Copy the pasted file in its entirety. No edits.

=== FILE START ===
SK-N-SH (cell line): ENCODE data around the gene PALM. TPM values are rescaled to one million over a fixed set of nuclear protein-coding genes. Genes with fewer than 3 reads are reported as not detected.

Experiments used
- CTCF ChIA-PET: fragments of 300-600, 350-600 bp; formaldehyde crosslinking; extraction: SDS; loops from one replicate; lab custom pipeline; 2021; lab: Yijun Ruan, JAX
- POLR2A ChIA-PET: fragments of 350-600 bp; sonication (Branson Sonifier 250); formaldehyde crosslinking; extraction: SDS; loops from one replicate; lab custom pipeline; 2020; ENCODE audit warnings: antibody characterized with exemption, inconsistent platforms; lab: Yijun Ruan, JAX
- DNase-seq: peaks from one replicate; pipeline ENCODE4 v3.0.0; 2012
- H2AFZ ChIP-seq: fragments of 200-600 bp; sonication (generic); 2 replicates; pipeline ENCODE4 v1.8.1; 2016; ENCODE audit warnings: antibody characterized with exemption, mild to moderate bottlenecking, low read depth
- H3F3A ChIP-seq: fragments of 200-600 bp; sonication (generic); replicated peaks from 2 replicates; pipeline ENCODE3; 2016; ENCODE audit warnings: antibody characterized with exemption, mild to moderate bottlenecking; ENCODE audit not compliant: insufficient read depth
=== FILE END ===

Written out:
SK-N-SH (cell line): ENCODE data around the gene PALM. TPM values are rescaled to one million over a fixed set of nuclear protein-coding genes. Genes with fewer than 3 reads are reported as not detected.

Experiments used
- CTCF ChIA-PET: fragments of 300-600, 350-600 bp; formaldehyde crosslinking; extraction: SDS; loops from one replicate; lab custom pipeline; 2021; lab: Yijun Ruan, JAX
- POLR2A ChIA-PET: fragments of 350-600 bp; sonication (Branson Sonifier 250); formaldehyde crosslinking; extraction: SDS; loops from one replicate; lab custom pipeline; 2020; ENCODE audit warnings: antibody characterized with exemption, inconsistent platforms; lab: Yijun Ruan, JAX
- DNase-seq: peaks from one replicate; pipeline ENCODE4 v3.0.0; 2012
- H2AFZ ChIP-seq: fragments of 200-600 bp; sonication (generic); 2 replicates; pipeline ENCODE4 v1.8.1; 2016; ENCODE audit warnings: antibody characterized with exemption, mild to moderate bottlenecking, low read depth
- H3F3A ChIP-seq: fragments of 200-600 bp; sonication (generic); replicated peaks from 2 replicates; pipeline ENCODE3; 2016; ENCODE audit warnings: antibody characterized with exemption, mild to moderate bottlenecking; ENCODE audit not compliant: insufficient read depth